Continuing our brief foray into history with our little philosopher, let’s take a moment to reflect on what many consider to be the greatest invention ever.
Pop quiz time.
What do YOU think is the greatest invention ever?
Here’s a little more context.
We’re now on page 322 of The Story of the World: Volume 2.
Susan Wise Bauer tells us: “Think about the Middle Ages—knights in armor, stone castles, food cooked over open fires, long journeys on horseback, silk and spices from India. Now think about the world today—cars, airplanes, computers, Legos, movies. What invention did the most to change the world?”
I read that to Emerson and then, as I often do, I paused and asked him the question directly.
Me: “What do YOU think is the greatest invention that most changed the world?”
Me: “Wow. How’d you know that?” (Hah.)
E: “I don’t know. It just popped into my head.”
Me: “OK then! Nice. YES!! Printing presses that allowed us to create books for the win!”
The printing press.
Rewind to right before Johannes Gutenberg invented the printing press in 1450.
You know how books were created? By hand.
You know how long that took? A LONG (!) time.
You know how many people had access to knowledge in books? VERY few.
As Susan puts it: “Before the printing press was invented, books were written by hand. Do you remember reading about the medieval monks who copied out manuscripts in their monasteries? They had to make paper called parchment out of animal skins. Then they had to mix up ink, sharpen a feather into a pen, and write out each letter of each book. One book might take years to finish. When it was done, it was put in the monastery library and chained to the shelf so that no one could take it away! Only kings and very rich men could afford to have books in their homes. There were no picture books, no magazines, no newspapers, no printed instructions or directions.”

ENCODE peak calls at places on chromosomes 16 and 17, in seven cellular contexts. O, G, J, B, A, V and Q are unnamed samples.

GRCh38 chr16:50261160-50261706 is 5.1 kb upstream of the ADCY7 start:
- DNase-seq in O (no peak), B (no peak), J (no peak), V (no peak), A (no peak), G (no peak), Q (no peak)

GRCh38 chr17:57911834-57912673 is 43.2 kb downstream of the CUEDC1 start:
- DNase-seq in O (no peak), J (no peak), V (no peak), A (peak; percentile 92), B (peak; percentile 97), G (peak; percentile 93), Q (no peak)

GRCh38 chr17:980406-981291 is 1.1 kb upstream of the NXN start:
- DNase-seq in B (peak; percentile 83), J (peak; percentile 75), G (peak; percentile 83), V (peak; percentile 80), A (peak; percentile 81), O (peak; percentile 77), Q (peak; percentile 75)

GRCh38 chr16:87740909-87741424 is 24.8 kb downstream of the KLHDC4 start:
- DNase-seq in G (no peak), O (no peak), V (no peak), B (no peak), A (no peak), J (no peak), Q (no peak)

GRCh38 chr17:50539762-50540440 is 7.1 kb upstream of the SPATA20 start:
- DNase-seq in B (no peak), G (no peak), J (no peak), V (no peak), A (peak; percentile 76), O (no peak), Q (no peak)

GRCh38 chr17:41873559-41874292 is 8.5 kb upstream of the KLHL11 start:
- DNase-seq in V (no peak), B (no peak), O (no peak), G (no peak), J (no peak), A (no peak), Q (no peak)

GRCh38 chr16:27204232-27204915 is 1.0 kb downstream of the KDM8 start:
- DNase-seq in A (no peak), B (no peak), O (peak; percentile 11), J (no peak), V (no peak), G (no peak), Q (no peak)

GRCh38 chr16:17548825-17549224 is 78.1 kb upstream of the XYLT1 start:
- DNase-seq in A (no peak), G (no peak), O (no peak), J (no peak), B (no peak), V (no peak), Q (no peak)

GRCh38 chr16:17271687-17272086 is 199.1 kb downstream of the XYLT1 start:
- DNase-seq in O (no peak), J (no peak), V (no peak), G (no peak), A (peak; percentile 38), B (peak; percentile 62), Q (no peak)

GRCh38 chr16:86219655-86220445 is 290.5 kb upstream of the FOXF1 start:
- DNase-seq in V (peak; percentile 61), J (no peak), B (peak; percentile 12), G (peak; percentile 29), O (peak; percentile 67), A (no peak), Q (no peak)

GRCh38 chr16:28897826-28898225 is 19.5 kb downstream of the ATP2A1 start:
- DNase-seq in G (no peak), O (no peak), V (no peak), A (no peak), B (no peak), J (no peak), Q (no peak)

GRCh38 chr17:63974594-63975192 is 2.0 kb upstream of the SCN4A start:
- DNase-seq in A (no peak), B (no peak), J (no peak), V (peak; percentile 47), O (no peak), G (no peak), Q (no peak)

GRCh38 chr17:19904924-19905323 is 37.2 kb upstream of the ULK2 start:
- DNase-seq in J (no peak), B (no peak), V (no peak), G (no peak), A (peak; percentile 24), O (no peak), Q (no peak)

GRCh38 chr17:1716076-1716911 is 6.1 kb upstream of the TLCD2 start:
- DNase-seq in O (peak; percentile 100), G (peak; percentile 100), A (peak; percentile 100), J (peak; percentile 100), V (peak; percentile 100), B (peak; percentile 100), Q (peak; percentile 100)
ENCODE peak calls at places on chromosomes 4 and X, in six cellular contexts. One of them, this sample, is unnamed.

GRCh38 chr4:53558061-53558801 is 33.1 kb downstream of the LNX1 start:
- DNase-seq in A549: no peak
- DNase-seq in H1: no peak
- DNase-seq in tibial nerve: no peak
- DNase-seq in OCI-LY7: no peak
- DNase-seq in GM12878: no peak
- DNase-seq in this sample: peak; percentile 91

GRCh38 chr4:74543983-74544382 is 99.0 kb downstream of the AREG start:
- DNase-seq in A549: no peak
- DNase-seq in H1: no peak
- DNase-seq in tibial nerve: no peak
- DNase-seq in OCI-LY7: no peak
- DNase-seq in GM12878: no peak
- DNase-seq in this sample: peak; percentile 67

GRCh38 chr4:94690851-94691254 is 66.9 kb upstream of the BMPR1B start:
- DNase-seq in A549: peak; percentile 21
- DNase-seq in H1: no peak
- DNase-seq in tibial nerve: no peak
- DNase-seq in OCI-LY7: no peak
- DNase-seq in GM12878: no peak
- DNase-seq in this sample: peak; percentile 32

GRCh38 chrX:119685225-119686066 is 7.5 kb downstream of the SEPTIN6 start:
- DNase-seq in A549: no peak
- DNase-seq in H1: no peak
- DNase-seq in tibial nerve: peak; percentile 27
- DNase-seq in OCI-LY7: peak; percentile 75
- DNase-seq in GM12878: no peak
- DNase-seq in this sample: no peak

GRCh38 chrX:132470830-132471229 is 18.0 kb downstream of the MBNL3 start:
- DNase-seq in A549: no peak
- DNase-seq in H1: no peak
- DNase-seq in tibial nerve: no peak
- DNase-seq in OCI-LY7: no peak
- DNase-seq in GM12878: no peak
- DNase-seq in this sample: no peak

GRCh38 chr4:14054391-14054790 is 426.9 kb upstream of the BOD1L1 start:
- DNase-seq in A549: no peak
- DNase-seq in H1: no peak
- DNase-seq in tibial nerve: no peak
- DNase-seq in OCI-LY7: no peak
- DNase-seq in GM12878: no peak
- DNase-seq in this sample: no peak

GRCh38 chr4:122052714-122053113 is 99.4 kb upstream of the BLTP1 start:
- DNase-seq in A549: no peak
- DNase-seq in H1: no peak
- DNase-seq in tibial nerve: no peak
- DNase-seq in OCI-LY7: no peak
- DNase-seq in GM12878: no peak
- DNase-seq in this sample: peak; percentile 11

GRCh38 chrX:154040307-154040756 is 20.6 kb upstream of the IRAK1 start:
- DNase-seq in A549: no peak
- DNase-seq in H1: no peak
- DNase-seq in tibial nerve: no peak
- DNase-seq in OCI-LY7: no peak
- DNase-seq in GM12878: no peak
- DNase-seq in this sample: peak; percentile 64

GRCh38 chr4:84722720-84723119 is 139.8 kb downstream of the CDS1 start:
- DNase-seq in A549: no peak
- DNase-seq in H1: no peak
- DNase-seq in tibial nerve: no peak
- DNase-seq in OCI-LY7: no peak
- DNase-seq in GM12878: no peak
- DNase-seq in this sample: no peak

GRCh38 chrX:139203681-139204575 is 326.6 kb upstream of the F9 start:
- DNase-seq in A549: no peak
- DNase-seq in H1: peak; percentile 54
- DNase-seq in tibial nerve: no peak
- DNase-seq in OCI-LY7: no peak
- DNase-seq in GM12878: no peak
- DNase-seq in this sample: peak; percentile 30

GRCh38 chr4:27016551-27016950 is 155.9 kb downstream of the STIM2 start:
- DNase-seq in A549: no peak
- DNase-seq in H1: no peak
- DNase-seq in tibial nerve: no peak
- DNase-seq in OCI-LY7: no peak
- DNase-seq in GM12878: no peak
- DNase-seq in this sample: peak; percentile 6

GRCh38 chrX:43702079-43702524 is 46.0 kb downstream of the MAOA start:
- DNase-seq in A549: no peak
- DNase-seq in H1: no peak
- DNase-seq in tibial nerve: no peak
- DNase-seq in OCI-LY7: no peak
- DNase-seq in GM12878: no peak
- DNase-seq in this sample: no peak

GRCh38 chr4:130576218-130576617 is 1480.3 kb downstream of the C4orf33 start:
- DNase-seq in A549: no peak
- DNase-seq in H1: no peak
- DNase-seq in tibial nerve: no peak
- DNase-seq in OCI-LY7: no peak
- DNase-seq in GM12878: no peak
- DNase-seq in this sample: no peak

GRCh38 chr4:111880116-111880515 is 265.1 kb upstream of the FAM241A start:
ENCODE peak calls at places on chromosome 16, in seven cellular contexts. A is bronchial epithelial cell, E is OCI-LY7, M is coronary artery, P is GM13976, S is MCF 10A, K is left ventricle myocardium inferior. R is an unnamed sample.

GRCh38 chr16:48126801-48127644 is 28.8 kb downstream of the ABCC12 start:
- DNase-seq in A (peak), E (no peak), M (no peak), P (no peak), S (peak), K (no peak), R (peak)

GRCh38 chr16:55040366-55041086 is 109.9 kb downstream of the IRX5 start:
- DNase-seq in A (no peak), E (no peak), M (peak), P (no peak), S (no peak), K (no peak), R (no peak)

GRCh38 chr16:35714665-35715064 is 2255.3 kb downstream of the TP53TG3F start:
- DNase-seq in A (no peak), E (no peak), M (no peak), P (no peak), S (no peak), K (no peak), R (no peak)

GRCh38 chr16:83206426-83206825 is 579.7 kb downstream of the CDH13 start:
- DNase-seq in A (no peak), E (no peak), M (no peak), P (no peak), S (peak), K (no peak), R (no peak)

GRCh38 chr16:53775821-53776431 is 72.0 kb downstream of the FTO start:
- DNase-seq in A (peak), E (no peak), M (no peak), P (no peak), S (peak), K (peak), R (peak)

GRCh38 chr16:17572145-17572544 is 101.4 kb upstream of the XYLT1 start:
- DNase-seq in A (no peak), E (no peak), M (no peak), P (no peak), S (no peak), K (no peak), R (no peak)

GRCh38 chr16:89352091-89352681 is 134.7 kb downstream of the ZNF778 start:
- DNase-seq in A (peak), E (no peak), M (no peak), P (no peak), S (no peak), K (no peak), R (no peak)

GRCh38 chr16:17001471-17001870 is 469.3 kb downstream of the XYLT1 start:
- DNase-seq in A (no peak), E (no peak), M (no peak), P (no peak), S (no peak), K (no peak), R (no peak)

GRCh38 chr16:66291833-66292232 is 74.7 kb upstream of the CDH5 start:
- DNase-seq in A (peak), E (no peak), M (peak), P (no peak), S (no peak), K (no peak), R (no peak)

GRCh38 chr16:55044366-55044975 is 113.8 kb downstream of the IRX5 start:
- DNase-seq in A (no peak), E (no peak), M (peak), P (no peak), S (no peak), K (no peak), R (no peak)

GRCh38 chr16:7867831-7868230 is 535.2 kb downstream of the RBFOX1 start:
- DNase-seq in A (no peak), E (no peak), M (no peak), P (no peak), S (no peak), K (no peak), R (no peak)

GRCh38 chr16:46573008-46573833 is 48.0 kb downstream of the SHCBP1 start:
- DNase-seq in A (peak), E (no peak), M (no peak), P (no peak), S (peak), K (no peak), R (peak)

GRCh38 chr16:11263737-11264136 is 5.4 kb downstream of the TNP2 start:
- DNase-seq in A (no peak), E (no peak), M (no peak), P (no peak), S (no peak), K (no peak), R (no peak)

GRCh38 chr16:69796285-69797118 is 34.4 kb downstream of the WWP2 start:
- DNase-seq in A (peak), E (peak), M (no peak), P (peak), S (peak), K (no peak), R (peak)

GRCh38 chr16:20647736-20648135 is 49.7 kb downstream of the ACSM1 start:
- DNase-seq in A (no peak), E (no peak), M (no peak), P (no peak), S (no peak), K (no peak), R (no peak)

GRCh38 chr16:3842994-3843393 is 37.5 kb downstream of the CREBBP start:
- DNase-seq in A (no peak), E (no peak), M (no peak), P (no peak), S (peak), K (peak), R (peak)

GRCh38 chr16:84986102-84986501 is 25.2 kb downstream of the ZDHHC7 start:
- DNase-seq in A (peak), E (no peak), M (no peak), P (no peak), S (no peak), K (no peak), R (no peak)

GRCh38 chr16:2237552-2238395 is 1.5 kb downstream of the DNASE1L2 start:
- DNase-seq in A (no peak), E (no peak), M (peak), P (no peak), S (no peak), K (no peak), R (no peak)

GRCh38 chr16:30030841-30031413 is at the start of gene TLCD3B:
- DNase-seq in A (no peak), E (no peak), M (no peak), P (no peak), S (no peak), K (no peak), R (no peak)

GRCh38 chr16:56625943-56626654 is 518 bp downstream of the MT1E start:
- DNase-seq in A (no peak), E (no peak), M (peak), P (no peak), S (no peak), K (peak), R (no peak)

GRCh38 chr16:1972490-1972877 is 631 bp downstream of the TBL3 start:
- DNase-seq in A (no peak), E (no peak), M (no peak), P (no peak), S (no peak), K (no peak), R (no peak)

Then along comes a young man named Johannes. He was in Germany studying to become a goldsmith.
“As he melted his gold and silver and poured the metal into molds, Johannes Gutenberg began to wonder whether he could also mold letters out of metal. He thought to himself, ‘I could fit the letters together to form a metal page. Then I could dip this metal page down into ink and press it onto paper. I could make hundreds of paper copies in no time at all! And then I could rearrange the letters to make another page.’”
Then he got to work.
He experimented with a TON of metals (it had to be “soft enough to press down on a page without shattering, but hard enough to stay in shape”) and a TON of inks (it had to be “just the right thickness—thick enough to cling to the metal when he dipped it in, but thin enough to come off the metal onto the paper”).
After YEARS (!!!) of experimenting, Gutenberg “made a printing press from an old wine-press that had been used to squeeze grapes.” The letters were made out of a mixture of tin, lead and a toxic substance. He invented a new ink.
He got to work on his great project: printing a Bible.
You know how long THAT took him?
It took him SEVERAL YEARS just to create and lay out all the letters.
(Think about that for a moment longer…)
Once the letters were in place, Gutenberg and 20 of his buddies printed 450 Bibles in one year.
Susan tells us that “If twenty monks had tried to write out these Bibles by hand, it would have taken them ninety years each.” ← 90 years EACH!!!
Thank you, Galileo for helping us know the temperature.
Thank you, John Harrison for helping us know the time.
Thank you, Johannes Gutenberg for helping us know, well, most of what we know.
Thank YOU for doing the hard work to show up as your Optimus-best Eudaimonically Heroic self.
We need YOUR gifts.
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